The Will of God

Paramahamsa Niranjanananda, Mangrove Mountain, Australia, 20.5.94

What is God's will and what is God? God is a force, an energy, which is neither masculine nor feminine. God is neither a he nor a she, neither white nor black. "It" is pure energy and this energy has within itself the components of generation, organisation, destruction and transmutation. This is the actual meaning of the word God. The force of Generation - G; the force, the power of Organisation, maintenance and sustenance - O; and the force or the power of Destruction, transformation and transmutation - D.

These powers are three qualities of life which manifest spontaneously, naturally, and we also experience them. We can experience the power of nurturing, preserving, sustaining. We can experience the force of destruction. We can experience the quality of generation or creation. In our own way, we are constantly experiencing these three aspects of God.

In the cosmic dimension God takes an immense form known as the omniscient form, the omnipotent form, the omnipresent form. This energy of God governs the process of evolution and it is a process over which nobody has any control.

We are constantly evolving, constantly moving, and if we think that eighty years of our life can make a big difference in terms of infinity, then we are mistaken. Eighty or one hundred years of our life is nothing in relation to infinity; it is not even the blinking of an eye. In this span of life, which is not even equivalent to the blinking of an eyelid, we go through so much drama, it is incredible! We become minor gods in our own way in relation to our life because we feel that we are controlling it, while, in fact, this is the time when that cosmic energy actually laughs at us, when God's energy laughs and smiles. How many times does God laugh? He laughs first when the doctor says to a patient, "Do not worry, I will save you." Again he laughs when you tell Him all your projects and plans for the future.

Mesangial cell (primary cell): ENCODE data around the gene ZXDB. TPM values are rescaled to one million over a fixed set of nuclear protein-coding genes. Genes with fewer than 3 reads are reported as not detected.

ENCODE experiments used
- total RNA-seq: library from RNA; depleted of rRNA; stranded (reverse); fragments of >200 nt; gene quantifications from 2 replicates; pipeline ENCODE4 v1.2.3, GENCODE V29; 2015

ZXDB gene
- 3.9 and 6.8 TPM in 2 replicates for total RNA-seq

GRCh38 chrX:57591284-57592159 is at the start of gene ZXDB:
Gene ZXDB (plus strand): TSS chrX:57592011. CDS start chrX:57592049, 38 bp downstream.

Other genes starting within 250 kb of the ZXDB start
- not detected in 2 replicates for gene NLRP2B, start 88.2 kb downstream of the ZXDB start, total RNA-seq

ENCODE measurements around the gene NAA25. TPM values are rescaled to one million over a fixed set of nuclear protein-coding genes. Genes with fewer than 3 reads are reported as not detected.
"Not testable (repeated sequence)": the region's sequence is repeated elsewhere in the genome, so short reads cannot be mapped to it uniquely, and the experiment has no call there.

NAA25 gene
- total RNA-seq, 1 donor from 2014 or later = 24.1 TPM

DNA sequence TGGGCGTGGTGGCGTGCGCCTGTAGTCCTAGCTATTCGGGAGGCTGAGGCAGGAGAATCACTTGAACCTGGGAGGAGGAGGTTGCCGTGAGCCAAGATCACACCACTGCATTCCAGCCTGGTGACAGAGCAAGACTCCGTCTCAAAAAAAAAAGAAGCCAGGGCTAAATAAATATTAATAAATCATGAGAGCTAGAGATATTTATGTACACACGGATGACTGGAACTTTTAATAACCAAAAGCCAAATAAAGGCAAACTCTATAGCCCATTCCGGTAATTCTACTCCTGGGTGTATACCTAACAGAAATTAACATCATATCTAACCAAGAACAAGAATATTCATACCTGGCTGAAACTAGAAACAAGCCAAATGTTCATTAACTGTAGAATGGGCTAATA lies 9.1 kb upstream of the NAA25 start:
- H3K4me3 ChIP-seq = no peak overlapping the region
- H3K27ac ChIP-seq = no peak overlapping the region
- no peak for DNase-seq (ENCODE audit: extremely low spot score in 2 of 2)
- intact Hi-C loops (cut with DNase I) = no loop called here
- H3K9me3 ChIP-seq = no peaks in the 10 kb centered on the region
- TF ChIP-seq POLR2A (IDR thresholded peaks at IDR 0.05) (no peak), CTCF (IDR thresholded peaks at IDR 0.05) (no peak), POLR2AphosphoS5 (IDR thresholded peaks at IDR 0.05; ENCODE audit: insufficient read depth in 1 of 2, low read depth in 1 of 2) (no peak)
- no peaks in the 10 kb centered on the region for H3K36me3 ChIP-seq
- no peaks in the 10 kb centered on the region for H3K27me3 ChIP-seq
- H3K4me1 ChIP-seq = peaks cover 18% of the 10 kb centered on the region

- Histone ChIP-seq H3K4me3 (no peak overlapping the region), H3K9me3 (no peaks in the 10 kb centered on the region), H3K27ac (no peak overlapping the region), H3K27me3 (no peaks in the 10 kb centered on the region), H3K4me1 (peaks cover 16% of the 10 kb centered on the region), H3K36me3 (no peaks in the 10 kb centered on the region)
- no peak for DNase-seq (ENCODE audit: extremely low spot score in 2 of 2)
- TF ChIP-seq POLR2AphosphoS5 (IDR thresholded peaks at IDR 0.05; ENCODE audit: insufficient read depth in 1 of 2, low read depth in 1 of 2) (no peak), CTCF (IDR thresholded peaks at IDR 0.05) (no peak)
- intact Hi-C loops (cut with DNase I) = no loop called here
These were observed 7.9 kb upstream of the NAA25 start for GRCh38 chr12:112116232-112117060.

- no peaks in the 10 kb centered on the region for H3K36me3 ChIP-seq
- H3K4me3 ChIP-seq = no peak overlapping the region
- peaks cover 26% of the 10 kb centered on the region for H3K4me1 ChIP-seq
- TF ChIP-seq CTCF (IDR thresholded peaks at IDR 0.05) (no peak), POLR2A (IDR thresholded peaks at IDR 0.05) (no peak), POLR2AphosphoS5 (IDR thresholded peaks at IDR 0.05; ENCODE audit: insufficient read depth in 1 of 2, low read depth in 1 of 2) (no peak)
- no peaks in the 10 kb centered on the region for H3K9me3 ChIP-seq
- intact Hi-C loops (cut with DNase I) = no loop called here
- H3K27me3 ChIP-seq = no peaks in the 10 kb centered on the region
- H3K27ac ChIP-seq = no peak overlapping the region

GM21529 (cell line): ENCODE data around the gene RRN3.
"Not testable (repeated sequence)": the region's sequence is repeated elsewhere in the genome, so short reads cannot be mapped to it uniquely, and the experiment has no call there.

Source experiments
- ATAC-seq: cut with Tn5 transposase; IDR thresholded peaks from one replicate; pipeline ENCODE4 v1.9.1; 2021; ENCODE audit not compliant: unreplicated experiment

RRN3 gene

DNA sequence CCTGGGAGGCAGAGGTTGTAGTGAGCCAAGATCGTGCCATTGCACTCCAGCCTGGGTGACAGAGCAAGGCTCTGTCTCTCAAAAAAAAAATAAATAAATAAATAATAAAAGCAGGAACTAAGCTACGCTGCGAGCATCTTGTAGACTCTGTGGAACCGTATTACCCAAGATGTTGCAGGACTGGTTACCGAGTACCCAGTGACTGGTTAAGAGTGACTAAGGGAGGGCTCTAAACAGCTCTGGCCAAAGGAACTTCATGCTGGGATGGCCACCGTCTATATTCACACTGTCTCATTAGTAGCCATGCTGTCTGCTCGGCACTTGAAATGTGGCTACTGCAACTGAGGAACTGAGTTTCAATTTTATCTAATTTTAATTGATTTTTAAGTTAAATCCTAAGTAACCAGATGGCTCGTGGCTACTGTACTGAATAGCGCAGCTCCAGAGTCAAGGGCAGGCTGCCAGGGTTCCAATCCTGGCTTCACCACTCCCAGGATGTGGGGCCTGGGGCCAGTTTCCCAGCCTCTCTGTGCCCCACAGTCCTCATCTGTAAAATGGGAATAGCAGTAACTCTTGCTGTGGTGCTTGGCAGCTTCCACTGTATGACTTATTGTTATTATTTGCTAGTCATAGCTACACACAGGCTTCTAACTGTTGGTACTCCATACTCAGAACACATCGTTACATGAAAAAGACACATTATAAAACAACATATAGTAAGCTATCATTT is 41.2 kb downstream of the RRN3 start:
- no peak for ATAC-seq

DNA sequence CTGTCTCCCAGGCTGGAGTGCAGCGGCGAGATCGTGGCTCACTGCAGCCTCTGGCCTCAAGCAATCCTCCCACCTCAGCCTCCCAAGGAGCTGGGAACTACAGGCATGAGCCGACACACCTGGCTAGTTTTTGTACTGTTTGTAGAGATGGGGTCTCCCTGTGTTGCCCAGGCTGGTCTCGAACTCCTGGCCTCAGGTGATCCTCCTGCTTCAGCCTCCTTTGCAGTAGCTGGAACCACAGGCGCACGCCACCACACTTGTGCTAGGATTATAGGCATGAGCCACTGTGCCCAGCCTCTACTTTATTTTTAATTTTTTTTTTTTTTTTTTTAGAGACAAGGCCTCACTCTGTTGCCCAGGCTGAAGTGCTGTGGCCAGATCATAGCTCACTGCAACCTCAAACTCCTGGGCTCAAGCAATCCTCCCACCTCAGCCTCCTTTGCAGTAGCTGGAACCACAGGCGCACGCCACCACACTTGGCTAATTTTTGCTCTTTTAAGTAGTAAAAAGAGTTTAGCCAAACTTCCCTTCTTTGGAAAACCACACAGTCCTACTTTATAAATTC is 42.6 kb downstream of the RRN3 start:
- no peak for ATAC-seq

God has also devised structures of how a human being has to express himself and how he has to live. In the Vedic tradition this structure has been given a name. It contains the four areas of artha, kama, dharma and moksha. Artha means external security, contentment, happiness. Kama means fulfilment of one's desires and aspirations. Dharma means living according to the laws of Nature and the Divine. Moksha means continuing along the path of evolution to attain mukti, moksha or freedom. These are the four components of a structure which governs any and every kind of life form, whether it is an amoeba, plant life, insect life, animal life or human life. Wherever there is life you will find this structure. Of course, the understanding and the experience of this structure will be different for different life forms, but they exist nevertheless.

In Yoga this is also known as the will of God. One who can live harmoniously within the structure of artha, kama, dharma and moksha, one who can strive for contentment and happiness with a selfless attitude is following one of the mandates. One who can strive to fulfil all the aspirations and desires in a positive, constructive and creative way fulfils another mandate. One who lives according to the principles of dharma fulfils another mandate, and one who is aware of the evolutionary process in life and does not struggle with that process fulfils the final mandate. This is the will of God. These are the four components of the will, the Divine Will.

The Vedic tradition states very clearly that no life form is different to God, that all life forms have their source in God. There is a very beautiful sukta (hymn) in the Rig Veda known as Purusha Suktam which states that God has a thousand heads, a thousand eyes, a thousand arms, a thousand legs, and a thousand feet, which mean that the energy which we call God is an all-pervading reality. The spark of life is in everything.

Of course, in order to help our understanding of divinity we have given it a colour, a form and a name. In order to identify with something we have to give it a form, a name and a shape. We cannot identify with an abstract idea, neither can we identify with a universal idea. We are individuals who express our individuality and we can only identify with a concept after it has been given a name and form. Without name without form, we cannot understand anything. If you did not know the word 'sun', how would you describe that fireball in the sky? We have to use some form of word and connect with something, to identify with something, to know something. This has been defined as the sakara or manifest aspect of God. The nirakara aspect, the unmanifest aspect, is the cosmic nature of God. Yoga believes in the cosmic nature and in adapting one's life, in adjusting one's life, to ultimately understand that cosmic reality which goes beyond name, form and idea. That is the yogic concept of God.

The best way to experience God in daily life is to live according to the principles of dharma, strive for mukti, be aware of kama, and be content in artha. If you can fulfil these four conditions then you do not have to work very hard.